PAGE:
Voting after the change: a natural experiment on the effect of electoral reform on party system fragmentation Articles uri icon

publication date

  • March 2020

start page

  • 271

end page

  • 286


  • 2


  • 41

International Standard Serial Number (ISSN)

  • 0192-5121


  • This article analyses the causal effect of the 1993 electoral reform in New Zealand on party system fragmentation using the 'synthetic' control method. Previous studies using cross-national evidence suggest that electoral reforms change the number of parties. However, they do not take into account possible endogeneity problems and usually focus on their short-term effects. Since the electoral system in use in this country before the change was first past the post (FPTP), I can create a 'synthetic' control democracy that had the same institutional framework but did not modify the rules of the game. The results indicate that the electoral reform produced the expected effects on party system size at the electoral level, but that these effects tended to disappear in the long run. In contrast, electoral system effects at the legislative level were larger and stickier over time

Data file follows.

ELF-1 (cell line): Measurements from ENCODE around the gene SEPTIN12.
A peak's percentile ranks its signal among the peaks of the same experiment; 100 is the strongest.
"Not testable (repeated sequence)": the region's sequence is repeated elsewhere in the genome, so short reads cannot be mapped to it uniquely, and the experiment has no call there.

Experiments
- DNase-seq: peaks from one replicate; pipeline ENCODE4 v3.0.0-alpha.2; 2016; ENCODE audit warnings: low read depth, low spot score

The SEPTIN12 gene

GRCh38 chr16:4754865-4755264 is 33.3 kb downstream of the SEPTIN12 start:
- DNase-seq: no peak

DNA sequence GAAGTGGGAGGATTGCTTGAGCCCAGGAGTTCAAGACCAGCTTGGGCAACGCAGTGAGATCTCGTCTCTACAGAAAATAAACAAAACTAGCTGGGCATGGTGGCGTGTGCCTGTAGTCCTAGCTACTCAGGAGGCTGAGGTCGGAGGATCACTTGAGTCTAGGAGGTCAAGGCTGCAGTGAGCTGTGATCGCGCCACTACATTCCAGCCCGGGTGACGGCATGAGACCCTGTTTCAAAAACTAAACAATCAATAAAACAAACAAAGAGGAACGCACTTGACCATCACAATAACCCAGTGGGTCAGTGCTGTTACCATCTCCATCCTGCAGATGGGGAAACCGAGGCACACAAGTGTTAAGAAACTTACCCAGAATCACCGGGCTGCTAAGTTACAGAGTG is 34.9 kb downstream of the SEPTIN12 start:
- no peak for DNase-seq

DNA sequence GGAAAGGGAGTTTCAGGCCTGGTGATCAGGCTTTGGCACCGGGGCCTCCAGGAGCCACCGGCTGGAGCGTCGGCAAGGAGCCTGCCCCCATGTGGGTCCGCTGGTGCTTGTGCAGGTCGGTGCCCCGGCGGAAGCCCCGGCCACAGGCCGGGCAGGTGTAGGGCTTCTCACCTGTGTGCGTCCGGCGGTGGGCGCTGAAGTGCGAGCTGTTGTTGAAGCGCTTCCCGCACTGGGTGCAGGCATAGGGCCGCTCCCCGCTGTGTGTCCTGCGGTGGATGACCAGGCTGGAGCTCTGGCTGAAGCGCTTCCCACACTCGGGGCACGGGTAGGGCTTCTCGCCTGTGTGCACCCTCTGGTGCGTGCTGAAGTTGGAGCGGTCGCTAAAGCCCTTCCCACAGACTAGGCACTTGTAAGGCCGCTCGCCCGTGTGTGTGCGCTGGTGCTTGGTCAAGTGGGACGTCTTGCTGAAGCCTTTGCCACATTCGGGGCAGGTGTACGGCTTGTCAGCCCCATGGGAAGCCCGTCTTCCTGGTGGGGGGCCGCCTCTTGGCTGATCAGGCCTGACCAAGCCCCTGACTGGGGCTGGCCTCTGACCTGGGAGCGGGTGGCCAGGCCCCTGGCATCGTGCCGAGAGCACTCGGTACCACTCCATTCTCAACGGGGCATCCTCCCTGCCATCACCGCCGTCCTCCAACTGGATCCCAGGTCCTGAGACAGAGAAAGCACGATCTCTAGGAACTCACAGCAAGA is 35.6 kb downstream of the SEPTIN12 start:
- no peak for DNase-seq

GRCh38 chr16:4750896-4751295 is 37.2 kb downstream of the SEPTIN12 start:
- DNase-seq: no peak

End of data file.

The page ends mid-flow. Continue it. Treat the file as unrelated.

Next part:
• electoral reform; party system fragmentation; new zealand; endogeneity; synthetic control method